Nitrogen retention in rivers : model development and application to watersheds in the northeastern U.S.A.
    Seitzinger, S. ; Styles, R.V. ; Boyer, E.W. ; Alexander, R.B. ; Billen, G. ; Howarth, R.W. ; Mayer, B. ; Breemen, N. van - \ 2002
    Biogeochemistry 57-58 (2002). - ISSN 0168-2563 - p. 199 - 237.
    A regression model (RivR-N) was developed that predicts the proportion of N removed from streams and reservoirs as an inverse function of the water displacement time of the water body (ratio of water body depth to water time of travel). When applied to 16 drainage networks in the eastern U.S., the RivR-N model predicted that 37% to 76% of N input to these rivers is removed during transport through the river networks. Approximately half of that is removed in 1st through 4th order streams which account for 90% of the total stream length. The other half is removed in 5th order and higher rivers which account for only about 10% of the total stream length. Most N removed in these higher orders is predicted to originate from watershed loading to small and intermediate sized streams. The proportion of N removed from all streams in the watersheds (37-76%) is considerably higher than the proportion of N input to an individual reach that is removed in that reach (generally 20%) because of the cumulative effect of continued nitrogen removal along the entire flow path in downstream reaches. This generally has not been recognized in previous studies, but is critical to an evaluation of the total amount of N removed within a river network. At the river network scale, reservoirs were predicted to have a minimal effect on N removal. A fairly modest decrease (10 percentage points) in the N removed at the river network scale was predicted when a third of the direct watershed loading was to the two highest orders compared to a uniform loading.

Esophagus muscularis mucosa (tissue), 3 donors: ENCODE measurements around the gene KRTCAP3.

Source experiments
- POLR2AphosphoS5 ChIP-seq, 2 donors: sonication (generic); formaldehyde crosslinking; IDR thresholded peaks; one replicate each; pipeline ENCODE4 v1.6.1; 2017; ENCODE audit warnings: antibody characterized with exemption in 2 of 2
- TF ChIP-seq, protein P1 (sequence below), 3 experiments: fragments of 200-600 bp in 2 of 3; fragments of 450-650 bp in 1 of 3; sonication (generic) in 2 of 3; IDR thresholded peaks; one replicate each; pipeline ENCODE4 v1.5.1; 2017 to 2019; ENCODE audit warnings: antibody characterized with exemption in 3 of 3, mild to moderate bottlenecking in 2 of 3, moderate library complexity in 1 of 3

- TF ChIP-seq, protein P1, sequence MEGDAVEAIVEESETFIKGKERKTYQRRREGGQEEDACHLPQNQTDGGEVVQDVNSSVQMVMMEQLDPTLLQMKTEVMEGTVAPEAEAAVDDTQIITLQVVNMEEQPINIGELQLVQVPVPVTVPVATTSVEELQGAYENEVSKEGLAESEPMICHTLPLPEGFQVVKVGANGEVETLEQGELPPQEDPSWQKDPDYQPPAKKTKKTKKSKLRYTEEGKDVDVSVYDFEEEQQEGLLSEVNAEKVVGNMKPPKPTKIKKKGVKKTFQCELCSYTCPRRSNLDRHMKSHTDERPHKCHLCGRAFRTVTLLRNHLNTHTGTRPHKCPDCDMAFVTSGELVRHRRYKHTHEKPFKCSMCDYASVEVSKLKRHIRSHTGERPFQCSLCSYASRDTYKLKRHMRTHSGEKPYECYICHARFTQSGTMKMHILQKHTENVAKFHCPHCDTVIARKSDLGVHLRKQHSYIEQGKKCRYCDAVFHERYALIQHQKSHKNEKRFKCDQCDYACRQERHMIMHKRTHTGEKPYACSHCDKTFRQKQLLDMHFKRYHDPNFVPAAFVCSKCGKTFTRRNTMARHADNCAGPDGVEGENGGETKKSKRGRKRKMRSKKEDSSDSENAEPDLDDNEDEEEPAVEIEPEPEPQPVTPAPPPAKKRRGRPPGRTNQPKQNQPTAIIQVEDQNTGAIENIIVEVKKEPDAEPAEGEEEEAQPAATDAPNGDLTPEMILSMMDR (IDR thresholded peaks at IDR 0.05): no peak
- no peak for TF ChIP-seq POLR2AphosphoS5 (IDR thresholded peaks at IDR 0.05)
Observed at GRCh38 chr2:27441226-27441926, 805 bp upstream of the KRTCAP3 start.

Sources of nitrate in rivers draining sixteen watersheds in the northeastern U.S. : Isotopic constraints
    Mayer, B. ; Boyer, E.W. ; Goodale, C. ; Jaworski, N.A. ; Breemen, N. van; Howarth, R.W. ; Seitzinger, S. ; Billen, G. ; Lajtha, K. ; Nadelhoffer, K. ; Dam, D. van; Hetling, L.J. ; Nosal, M. ; Paustian, K. - \ 2002
    Biogeochemistry 57-58 (2002). - ISSN 0168-2563 - p. 171 - 197.